A Story That Needs To Be Told

Thanks for sharing!

Scott was a man well-known to our church and to our city. He was a hard worker, a family man, an adopter of neighborhood kids, and a master in the kitchen. His favorite was breakfast… Bacon and eggs.

When your surprise 50th birthday party becomes your funeral, there is a lot for a family to process. Of course, those who knew Scott well knew that he battled addiction for a long time. His emotional struggles lay very deep underneath a surface that most saw as a friendly face. Scott had accountability partners, went to church every week, got group support, and prayed for miracles daily. The consensus among his friends and family was that no one wanted to be rescued from addiction more than Scott. There is no greater amount of faith that a person could possess to bring about a deliverance. And while we all asked, “Why?” we also knew that Scott’s prayers truly had been answered. Addiction can no longer hold him in its grip.

I helped compile this book for Scott’s wife and two daughters to help provide for them this Christmas. Less than a month ago they lost their husband and father and immediately had to jump into Thanksgiving and the holiday season. I believe that Scott’s story needs to be told, and I also believe that those of us who claim to care about mental health and addiction need to do more than talk about it. For me, this is a James 1:27 moment. We demonstrate the love of Jesus when we do something practical to care for orphans and widows.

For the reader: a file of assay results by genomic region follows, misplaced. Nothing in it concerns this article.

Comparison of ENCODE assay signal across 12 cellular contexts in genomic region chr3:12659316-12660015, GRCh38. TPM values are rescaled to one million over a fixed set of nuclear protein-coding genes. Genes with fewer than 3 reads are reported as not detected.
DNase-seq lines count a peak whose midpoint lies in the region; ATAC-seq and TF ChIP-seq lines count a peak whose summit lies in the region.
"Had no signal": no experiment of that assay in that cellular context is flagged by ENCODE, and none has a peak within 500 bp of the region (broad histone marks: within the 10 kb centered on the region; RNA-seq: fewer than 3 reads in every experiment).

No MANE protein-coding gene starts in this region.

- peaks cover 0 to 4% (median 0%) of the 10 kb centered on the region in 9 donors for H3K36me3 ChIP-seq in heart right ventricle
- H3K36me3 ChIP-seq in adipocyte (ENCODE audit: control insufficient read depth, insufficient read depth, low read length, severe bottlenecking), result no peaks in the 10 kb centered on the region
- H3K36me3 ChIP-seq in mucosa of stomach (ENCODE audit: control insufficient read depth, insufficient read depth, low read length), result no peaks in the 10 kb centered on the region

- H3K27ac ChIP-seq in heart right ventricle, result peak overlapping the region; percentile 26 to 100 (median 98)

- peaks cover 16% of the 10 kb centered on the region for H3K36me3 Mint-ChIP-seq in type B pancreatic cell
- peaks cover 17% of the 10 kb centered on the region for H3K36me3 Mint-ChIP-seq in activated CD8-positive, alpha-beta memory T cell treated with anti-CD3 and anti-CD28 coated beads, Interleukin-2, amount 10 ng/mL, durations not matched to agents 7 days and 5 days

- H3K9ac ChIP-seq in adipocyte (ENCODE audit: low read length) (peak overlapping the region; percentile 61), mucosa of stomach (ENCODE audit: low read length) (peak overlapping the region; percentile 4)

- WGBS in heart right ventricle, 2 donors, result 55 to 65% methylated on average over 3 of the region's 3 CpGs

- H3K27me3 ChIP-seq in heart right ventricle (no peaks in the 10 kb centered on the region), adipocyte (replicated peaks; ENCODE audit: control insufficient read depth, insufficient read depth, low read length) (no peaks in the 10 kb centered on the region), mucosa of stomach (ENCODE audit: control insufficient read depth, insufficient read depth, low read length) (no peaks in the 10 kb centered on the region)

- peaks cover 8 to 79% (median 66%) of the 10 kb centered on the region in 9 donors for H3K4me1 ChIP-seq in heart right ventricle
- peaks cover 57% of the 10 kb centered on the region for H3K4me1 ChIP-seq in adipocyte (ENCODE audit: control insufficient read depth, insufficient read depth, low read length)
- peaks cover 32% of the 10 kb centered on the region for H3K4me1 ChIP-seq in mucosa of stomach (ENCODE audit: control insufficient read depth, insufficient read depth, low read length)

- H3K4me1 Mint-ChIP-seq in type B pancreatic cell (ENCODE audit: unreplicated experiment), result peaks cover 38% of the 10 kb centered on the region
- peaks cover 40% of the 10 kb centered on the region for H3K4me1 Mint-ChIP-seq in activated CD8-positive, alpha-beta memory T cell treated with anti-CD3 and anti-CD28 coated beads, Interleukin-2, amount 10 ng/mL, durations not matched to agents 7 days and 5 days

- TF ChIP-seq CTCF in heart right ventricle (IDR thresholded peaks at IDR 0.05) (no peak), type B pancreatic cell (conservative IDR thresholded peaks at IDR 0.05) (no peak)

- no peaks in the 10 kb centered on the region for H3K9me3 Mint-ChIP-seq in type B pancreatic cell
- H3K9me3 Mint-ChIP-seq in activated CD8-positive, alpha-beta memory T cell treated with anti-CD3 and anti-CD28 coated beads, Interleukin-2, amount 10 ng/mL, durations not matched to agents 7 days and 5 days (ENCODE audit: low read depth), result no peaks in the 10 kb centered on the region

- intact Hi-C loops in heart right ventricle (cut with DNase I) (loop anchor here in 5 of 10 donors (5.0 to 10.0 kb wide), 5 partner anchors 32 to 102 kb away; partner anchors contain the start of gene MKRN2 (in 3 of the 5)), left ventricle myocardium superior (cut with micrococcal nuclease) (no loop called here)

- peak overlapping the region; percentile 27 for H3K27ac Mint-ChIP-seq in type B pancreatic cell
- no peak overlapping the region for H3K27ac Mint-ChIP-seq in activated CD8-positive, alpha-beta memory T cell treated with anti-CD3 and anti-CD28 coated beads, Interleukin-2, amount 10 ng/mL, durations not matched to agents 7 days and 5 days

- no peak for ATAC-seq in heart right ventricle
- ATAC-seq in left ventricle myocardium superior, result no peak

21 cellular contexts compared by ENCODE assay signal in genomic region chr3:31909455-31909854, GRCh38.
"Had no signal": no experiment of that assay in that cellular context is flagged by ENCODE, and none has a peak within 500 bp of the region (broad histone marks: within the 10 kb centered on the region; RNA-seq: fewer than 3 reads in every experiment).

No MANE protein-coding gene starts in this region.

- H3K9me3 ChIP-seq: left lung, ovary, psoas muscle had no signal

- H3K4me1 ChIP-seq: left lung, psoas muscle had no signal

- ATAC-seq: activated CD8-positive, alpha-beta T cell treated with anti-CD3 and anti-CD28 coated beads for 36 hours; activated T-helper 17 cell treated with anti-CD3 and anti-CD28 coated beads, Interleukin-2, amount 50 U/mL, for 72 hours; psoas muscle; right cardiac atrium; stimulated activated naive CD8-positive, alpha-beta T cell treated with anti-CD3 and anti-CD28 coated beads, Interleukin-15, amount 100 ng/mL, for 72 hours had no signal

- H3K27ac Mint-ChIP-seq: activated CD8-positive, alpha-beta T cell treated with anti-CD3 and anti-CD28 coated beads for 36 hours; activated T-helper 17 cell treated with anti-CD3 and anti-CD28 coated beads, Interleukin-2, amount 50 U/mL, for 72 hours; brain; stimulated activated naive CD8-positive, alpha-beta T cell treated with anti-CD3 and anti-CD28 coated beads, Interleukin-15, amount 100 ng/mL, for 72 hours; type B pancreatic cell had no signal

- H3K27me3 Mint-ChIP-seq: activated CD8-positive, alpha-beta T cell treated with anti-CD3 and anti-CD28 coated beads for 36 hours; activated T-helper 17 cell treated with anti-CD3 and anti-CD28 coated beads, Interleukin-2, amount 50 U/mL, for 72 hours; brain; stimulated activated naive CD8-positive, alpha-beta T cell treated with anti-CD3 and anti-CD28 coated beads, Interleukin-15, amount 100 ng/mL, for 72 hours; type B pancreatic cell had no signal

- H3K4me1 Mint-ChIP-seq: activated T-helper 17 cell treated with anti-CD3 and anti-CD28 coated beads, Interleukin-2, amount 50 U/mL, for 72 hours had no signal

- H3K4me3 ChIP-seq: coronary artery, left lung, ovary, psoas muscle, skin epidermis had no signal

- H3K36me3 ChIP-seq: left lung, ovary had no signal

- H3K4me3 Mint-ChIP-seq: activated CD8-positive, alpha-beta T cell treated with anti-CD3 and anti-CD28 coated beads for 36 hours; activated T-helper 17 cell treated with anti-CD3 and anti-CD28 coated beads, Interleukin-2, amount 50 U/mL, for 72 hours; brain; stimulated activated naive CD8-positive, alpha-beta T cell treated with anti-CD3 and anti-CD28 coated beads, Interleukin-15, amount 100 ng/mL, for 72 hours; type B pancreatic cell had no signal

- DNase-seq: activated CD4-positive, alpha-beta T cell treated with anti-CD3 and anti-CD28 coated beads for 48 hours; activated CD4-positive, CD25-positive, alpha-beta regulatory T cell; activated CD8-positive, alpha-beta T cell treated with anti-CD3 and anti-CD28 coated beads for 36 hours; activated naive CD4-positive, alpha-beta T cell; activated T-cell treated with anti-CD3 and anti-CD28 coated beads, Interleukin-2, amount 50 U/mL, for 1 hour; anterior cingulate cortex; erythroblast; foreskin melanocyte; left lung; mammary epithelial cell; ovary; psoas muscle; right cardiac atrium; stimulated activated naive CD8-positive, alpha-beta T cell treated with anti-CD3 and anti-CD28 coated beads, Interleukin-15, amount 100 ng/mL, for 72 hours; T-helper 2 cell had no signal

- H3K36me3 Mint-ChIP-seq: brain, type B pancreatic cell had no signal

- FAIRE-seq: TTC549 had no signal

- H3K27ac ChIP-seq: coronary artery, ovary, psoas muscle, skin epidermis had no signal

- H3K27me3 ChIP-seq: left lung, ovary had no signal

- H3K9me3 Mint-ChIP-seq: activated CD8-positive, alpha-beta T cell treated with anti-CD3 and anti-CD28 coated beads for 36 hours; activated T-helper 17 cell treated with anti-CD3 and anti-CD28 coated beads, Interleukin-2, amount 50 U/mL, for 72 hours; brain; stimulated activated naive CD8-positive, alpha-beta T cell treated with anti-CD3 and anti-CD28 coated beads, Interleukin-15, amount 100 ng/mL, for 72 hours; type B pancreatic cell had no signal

This is a family I personally know well. It is just one situation, but it is one for which we can make a genuine difference.

All proceeds of this book will go directly to Scott’s wife, Lisa. Buy it. Share it.

Take in the pictures and letters that tell a story of a man deeply missed. Help break the stigma of addiction by participating in the storytelling of those whose voices have been lost to a fatal illness.

You can also support Scott’s family by donating here: https://www.gofundme.com/scottmacefamilyfund

1 thought on “A Story That Needs To Be Told”

  • Well, I think this is amazing. We cannot sit back and ignore addiction. We have to talk about it, and talk about it often. It is not going away any time soon. In my line of work, I see this at least a dozen times of day. It breaks my heart, we have to find a way to help these people. Maybe this book is a way to start. Lisa is probably sick of me by now, because I text her morning, noon and night. I just want to make sure she knows, someone is always around. I will keep doing it till she tells me to stop. I care for her as she was a sister, and I care for her girls as if they were my nieces. I will share this, and I hope others will as well. Scott, we miss you. Peace out my friend, and keep on rocking.

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